contract a second or subsequent marriage before the former marriage has been
legally dissolved, or before the absent spouse has been declared
presumptively dead by means of a judgment rendered in the proper
proceedings”. A plain reading of the law, therefore, would indicate that the
provision penalizes the mere act of contracting a second or a subsequent
marriage during the subsistence of a valid marriage.
Thus, as soon as the second marriage to Ancajas was celebrated on April 10,
1990, during the subsistence of the valid first marriage, the crime of
bigamy had already been consummated. To our mind, there is no cogent
reason for distinguishing between a subsequent marriage that is null and
void purely because it is a second or subsequent marriage, and a
subsequent marriage that is null and void on the ground of psychological
incapacity, at least insofar as criminal liability for bigamy is concerned.
The State’s penal laws protecting the institution of marriage are in
recognition of the sacrosanct character of this special contract between
spouses, and punish an individual’s deliberate disregard of the permanent
character of the special bond between spouses, which petitioner has
Moreover, the declaration of the nullity of the second marriage on the
ground of psychological incapacity is not an indicator that
petitioner’s marriage to Ancajas lacks the essential requisites for
validity. The requisites for the validity of a marriage are classified by
the Family Code into essential (legal capacity of the contracting parties
and their consent freely given in the presence of the solemnizing officer)
and formal (authority of the solemnizing officer, marriage license, and
marriage ceremony wherein the parties personally declare their agreement to
marry before the solemnizing officer in the presence of at least two
Under Article 5 of the Family Code, any male or female of the age of
eighteen years or upwards not under any of the impediments mentioned in
may contract marriage.
In this case, all the essential and formal requisites for the validity of
marriage were satisfied by petitioner and Ancajas. Both were over eighteen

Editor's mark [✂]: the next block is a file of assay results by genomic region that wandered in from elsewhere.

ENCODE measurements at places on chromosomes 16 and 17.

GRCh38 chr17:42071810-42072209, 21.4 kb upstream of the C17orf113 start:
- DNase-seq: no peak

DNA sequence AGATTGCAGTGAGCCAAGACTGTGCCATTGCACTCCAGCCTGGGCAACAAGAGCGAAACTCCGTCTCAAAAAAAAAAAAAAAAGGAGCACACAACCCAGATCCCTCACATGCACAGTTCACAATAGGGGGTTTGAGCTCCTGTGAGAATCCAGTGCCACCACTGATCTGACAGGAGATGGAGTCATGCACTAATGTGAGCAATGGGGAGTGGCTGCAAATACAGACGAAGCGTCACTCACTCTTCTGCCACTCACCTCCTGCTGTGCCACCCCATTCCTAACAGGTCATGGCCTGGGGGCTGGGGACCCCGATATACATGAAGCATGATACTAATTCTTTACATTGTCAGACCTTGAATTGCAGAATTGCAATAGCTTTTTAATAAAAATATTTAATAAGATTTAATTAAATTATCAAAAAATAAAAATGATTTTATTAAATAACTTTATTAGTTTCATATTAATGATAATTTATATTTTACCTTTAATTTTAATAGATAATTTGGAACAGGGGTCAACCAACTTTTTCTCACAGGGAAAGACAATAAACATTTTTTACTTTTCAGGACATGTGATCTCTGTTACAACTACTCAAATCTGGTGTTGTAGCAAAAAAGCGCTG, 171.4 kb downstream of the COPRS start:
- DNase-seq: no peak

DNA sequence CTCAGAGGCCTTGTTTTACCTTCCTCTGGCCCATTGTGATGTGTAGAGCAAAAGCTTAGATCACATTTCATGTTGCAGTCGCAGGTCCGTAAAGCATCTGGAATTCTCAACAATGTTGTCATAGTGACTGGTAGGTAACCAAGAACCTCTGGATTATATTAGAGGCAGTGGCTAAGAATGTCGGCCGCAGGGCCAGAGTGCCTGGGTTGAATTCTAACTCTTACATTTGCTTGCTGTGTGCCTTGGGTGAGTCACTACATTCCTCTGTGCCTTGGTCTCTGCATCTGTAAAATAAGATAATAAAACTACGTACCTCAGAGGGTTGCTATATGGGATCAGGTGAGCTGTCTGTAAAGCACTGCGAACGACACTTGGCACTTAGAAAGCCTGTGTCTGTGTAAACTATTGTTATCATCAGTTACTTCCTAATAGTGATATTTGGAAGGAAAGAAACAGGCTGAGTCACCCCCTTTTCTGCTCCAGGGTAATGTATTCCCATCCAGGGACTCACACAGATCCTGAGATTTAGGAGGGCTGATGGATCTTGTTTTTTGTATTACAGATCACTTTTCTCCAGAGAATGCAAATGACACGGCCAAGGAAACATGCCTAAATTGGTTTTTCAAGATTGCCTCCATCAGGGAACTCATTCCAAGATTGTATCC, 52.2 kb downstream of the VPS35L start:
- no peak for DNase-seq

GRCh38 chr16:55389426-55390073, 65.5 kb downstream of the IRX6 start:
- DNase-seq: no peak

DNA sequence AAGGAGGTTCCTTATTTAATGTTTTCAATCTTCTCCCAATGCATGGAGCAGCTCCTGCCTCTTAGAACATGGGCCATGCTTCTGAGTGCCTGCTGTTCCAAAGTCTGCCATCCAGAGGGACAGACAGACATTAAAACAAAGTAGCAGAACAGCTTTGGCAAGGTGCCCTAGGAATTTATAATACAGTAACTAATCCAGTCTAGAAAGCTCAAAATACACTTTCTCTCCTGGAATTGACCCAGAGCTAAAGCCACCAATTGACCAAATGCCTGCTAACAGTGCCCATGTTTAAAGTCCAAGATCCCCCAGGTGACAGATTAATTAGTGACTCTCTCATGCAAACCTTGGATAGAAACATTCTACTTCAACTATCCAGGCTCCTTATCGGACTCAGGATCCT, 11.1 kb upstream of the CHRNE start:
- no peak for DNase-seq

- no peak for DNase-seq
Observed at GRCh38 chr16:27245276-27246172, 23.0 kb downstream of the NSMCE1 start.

years of age, and they voluntarily contracted the second marriage with the
required license before Judge Alfredo B. Perez, Jr. of the City Trial Court
of Lapu-lapu City, in the presence of at least two witnesses.
Although the judicial declaration of the nullity of a marriage on the ground
of psychological incapacity retroacts to the date of the celebration of the
marriage insofar as the vinculum between the spouses is concerned, it
is significant to note that said marriage is not without legal effects.
Among these effects is that children conceived or born before the judgment
of absolute nullity of the marriage shall be considered legitimate.
There is therefore a recognition written into the law itself that
such a marriage, although void ab initio, may still produce legal
consequences. Among these legal consequences is incurring criminal liability
for bigamy. To hold otherwise would render the State’s penal laws on bigamy
completely nugatory, and allow individuals to deliberately ensure that each
marital contract be flawed in some manner, and to thus escape the
consequences of contracting multiple marriages, while beguiling throngs of
hapless women with the promise of futurity and commitment.
As such, we rule that the third and fourth requisites for the crime of
bigamy are present in this case, and affirm the judgment of the Court of
As a final point, we note that based on the evidence on record, petitioner
contracted marriage a third time, while his marriages to Villareyes
and Ancajas were both still subsisting. Although this is irrelevant
in the determination of the accused’s guilt for purposes of this particular
case, the act of the accused displays a deliberate disregard for the
sanctity of marriage, and the State does not look kindly on such activities.
Marriage is a special contract, the key characteristic of which is its
permanence. When an individual manifests a deliberate pattern of flouting
the foundation of the State’s basic social institution, the State’s criminal
laws on bigamy step in.
Under Article 349 of the Revised Penal Code, as amended, the penalty for the
crime of bigamy is prision mayor, which has a duration of six (6)
years and one (1) day to twelve (12) years. There being neither aggravating
nor mitigating circumstance, the same shall be imposed in its medium period.
Applying the Indeterminate Sentence Law, petitioner shall be entitled to a
minimum term, to be taken from the penalty next lower in degree, i.e.,
prision correccional which has a duration of six (6) months and one
(1) day to six (6) years. Hence, the Court of Appeals correctly affirmed the
decision of the trial court which sentenced petitioner to suffer an
indeterminate penalty of four (4) years and two (2) months of prision
correccional, as minimum, to eight (8) years and one (1) day of
prision mayor, as maximum.
in view of all the foregoing, the instant petition for review is DENIED.
The assailed decision of the Court of Appeals in CA-G.R. CR No. 21636,
convicting petitioner Veronico Tenebro of the crime of Bigamy and sentencing
him to suffer the indeterminate penalty of four (4) years and two (2) months
of prision correccional, as minimum, to eight (8) years and one (1)
day of prision mayor, as maximum, is AFFIRMED in toto.
Davide, Jr., C.J. (Chairman), Panganiban, Sandoval-Gutierrez, Corona,
and Azcuna, JJ., concur.
join the opinion of J. Vitug.
see separate opinion.
join the dissent in view of void nuptia.
see dissenting opinion.
join the dissent of J. Carpio.
join the dissent of J. Carpio.
join the dissent of J. Carpio.
see separate dissent.